Jesse Hahn’s Positives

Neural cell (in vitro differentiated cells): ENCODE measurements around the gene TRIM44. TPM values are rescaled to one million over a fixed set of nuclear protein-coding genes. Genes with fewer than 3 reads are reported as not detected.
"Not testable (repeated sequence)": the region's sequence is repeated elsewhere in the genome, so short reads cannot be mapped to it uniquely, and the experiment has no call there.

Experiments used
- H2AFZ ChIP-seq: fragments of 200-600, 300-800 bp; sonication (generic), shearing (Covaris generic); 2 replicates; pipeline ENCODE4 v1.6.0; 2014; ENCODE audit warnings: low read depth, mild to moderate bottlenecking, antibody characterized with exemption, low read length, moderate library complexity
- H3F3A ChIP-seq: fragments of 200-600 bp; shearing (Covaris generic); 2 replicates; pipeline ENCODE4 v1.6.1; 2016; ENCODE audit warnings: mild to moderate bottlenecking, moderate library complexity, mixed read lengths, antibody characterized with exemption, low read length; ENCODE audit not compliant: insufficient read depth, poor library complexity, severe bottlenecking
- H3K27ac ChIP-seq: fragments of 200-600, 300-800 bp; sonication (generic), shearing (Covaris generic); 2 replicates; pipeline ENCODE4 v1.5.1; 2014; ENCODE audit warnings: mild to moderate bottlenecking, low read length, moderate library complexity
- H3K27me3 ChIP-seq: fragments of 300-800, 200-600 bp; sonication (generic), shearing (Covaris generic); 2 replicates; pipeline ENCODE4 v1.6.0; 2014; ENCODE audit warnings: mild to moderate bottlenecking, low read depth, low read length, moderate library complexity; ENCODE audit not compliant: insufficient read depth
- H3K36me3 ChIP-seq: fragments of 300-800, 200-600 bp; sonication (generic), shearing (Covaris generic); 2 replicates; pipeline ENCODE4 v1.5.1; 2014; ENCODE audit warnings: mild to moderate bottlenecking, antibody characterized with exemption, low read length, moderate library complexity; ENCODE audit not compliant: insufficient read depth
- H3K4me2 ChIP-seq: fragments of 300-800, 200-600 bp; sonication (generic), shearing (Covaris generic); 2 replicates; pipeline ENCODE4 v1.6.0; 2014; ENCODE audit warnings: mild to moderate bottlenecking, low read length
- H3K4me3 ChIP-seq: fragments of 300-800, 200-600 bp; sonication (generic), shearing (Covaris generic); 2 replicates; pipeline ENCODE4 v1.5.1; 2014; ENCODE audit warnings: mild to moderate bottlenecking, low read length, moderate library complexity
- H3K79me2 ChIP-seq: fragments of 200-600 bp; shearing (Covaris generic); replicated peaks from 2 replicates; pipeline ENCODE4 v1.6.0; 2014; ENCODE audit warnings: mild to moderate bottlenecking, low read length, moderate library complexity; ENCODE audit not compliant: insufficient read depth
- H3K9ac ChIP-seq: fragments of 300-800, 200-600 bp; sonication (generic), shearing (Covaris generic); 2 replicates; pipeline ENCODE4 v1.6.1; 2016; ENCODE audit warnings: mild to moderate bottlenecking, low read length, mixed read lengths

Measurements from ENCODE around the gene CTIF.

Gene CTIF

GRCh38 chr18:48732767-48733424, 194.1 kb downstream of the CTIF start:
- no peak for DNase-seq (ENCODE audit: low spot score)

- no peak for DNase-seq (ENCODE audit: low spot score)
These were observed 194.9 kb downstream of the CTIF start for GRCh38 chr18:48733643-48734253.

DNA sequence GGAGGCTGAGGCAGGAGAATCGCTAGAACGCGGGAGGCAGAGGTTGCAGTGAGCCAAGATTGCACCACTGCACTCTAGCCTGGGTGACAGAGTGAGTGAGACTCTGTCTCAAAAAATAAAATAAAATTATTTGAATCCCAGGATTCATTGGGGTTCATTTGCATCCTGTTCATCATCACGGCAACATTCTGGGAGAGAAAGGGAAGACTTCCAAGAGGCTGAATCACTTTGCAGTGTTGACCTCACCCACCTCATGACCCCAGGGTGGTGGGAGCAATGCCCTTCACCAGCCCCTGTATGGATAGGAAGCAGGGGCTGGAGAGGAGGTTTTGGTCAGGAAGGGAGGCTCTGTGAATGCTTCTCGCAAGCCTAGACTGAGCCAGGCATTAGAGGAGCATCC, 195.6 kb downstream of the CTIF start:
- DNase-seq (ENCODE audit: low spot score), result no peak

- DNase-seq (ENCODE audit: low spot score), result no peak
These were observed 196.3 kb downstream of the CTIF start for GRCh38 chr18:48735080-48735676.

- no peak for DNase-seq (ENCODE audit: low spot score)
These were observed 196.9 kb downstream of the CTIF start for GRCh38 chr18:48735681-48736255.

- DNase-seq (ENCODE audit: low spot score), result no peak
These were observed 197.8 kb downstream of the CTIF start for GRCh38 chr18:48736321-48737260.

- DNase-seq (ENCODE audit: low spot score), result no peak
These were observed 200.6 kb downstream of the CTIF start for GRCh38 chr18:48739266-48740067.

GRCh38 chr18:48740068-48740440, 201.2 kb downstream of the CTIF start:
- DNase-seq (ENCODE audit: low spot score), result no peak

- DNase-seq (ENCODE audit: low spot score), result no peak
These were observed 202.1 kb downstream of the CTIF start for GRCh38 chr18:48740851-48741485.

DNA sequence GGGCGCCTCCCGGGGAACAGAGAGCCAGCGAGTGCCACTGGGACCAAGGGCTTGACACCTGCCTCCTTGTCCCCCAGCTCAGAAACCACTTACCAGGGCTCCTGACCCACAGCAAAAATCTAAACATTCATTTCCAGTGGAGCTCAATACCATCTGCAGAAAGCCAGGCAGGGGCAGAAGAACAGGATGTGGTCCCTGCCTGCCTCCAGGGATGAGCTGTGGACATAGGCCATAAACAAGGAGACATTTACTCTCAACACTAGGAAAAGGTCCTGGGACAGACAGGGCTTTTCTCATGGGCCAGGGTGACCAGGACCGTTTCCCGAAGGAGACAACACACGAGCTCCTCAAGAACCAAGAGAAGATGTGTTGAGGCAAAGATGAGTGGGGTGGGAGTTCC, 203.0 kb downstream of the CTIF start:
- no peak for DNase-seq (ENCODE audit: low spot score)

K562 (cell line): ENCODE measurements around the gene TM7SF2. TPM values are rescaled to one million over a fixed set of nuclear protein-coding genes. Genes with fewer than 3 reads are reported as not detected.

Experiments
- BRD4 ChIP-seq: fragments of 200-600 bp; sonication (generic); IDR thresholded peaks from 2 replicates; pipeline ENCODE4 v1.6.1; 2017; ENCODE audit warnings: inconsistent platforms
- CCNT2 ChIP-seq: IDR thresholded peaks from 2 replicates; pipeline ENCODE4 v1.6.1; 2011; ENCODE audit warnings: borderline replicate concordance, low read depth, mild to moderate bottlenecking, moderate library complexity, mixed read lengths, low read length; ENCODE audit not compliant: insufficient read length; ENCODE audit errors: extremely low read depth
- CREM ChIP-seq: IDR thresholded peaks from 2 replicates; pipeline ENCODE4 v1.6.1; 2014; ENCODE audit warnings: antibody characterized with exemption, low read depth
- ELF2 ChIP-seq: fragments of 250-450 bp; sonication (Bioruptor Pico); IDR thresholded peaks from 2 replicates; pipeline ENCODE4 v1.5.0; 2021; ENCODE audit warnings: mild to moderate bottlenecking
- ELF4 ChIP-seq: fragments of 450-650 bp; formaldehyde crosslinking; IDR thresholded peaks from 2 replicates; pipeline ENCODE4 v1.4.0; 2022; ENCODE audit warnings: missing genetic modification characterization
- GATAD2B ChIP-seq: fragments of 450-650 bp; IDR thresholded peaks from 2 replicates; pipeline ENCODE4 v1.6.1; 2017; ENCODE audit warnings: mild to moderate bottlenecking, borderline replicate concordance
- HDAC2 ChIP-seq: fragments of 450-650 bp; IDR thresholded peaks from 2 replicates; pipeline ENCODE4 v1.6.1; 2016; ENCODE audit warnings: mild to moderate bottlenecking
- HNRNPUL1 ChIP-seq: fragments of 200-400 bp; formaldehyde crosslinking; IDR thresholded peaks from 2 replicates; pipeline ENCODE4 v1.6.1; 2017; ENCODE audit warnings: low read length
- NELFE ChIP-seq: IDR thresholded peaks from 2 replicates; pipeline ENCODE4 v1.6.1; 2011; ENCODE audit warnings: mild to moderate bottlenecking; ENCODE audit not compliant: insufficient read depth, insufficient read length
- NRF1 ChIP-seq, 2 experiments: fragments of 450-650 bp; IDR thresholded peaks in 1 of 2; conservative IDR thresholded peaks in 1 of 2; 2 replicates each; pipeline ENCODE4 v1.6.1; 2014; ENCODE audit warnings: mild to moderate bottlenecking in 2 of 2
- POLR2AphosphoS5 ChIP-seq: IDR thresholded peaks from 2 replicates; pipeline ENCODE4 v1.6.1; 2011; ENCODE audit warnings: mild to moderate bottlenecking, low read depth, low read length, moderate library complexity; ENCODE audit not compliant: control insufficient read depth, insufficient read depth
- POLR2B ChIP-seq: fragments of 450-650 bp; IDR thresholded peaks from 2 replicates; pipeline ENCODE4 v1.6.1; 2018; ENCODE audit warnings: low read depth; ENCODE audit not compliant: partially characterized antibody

I spent part of the morning looking up the information on obtaining a death certificate. It was really quite upsetting. I went over to the post office to buy a sheet of stamps, and the woman at the counter was exceptionally unfriendly. I bought envelopes at Dollar Tree, along with a package of batteries. I was sweaty and had to take a shower. Was it going to rain again? It didn’t look like it would happen. I sat down to grade some papers and then went out for a late lunch at Bongo Burger. I gave a brief lecture to my class and spoke with the security guard about her dental problems. I then took the BART train over to the Coliseum. I saw a young woman hand a $20 bill to a sleepy, poor old man on crutches. She was much more generous than I was. A lot of cars were in the stadium parking lot, although many of them were there because of the Fleetwood Mac concert at the Oracle Arena. I arrived late, and so missed seeing the A’s scoring opportunity in the first inning. Sam Fuld singled, and Eric Sogard walked, but then Ben Zobrist fouled out, and Billy Butler hit into a 5-4-3 double play. We witnessed our first marriage proposal in the stadium before the start of the second inning. Some goofballs nearby just had to make funny faces and wave at the camera during the tender moment. Jesse Hahn allowed one run in the third inning when he hit the first batter with a pitch, and he would later score on a single. Colby Lewis, the Rangers’ pitcher, nearly loaded the bases with no outs to begin the game, but then he settled down and allowed only a walk to Craig Gentry and a single to Ike Davis for the rest of the first five innings. The video of This Date in A’s History was from 2002 and showed Eric Chavez in action. When a group of fans played Name That Tune, the tune happened to be “Firework” by Katy Perry. The fifth inning was a bad one for Hahn. With one out, he allowed two runs on three consecutive singles, but a terrible error by Craig Gentry contributed to one run. He certainly hasn’t looked good to start the season. Colby Lewis had been working quickly and keeping the pace of the game moving briskly. He finally coughed up a run when Sam Fuld hit a triple down the right field line and then scored on Sogard’s ground ball out to shortstop. Hahn had ended his night with a clean sixth inning, and Eric O’Flaherty came in to pitch the top of the seventh inning. He struck out the first two batters, and then allowed a single before getting a ground ball to first base for the third out. The bottom of the inning was the last and best chance for the A’s to get back into the game. Billy Butler singled and Ike Davis walked to start things off, but then Brett Lawrie had a bad at-bat, swinging at all three pitches he saw and missing for a strikeout. He didn’t even move the runners over, which was frustrating because Stephen Vogt singled. Without a pinch-runner for Butler, the A’s didn’t score on Vogt’s hit. Marcus Semien hit into a 6-3 double play, and so the promising inning went for nothing. Jesse Chavez came into the game and pitched a clean eighth inning. In the bottom of the inning, Gentry struck out, Fuld lined out, and Sogard grounded out. It looked like the spark of the Opening Night was missing. Chavez got the first out of the ninth inning, but then he hit the next batter with a pitch. It was in fact the third batter hit by an A’s pitcher in the game. Bob Melvin brought in Fernando Abad, who got the next two batters out on a fly ball to second and a ground ball to first. We didn’t see the John Belushi Animal House video clip before the bottom of the ninth inning. It didn’t start very well with Ben Zobrist grounding out and Butler lining out. With the game just about to end on a ground ball, Ike Davis reached first base on an error. Brett Lawrie had been looking bad at the plate all night, but he had a chance to do something. However, he struck out very quickly to end the game quietly. He went 0-for-4 in the game with four strikeouts. He, Zobrist, and Semien were the three A’s players not to reach base safely in the game. Jesse Hahn pitched decently, but nobody got a big hit to support him. The attendance was 15,025, and the length of the game was 2:30. I walked over to the box office to see about buying more tickets, but the windows were closed. The sellers weren’t motivated on a cold night. It was a rather lackluster game, and I wondered if I would have got more enjoyable out of the Fleetwood Mac concert. I got home and thought about when this paperwork would end. I was anxious for my week of work to come to an end. I heard the news that Stan Freberg had died. I first heard of him through the Dr. Demento radio show years ago, and I thought his parodies of Dragnet and Lawrence Welk were hilarious. He also did bits on “Heartbreak Hotel” and “Day-O.” He was 88 years old. I checked the A’s website to see that I got the play-by-play right in my scorebook. I got the news that one of my co-workers had retired, leaving me as the second oldest person in my workplace. That was rather sobering. It seems that people want to leave California after they retire because of the high cost of living here. I don’t know how I am supposed to survive here once my working days are over. Some of the people who died on April 8 include Gaetano Donizetti (1848), Pablo Picasso (1973), Omar Bradley (1981), Ben Johnson (1996), and Laura Nyro (1997). According to the Brandon Brooks Rewind radio segment for April 8, “This is the Night,” which was Cary Grant’s feature film debut, was released in 1932. In 1985, John Frederick Coots, known for writing the classic Christmas song “Santa Claus is Coming to Town,” died at age 87. In 1990, the David Lynch television series “Twin Peaks” made its debut on ABC.

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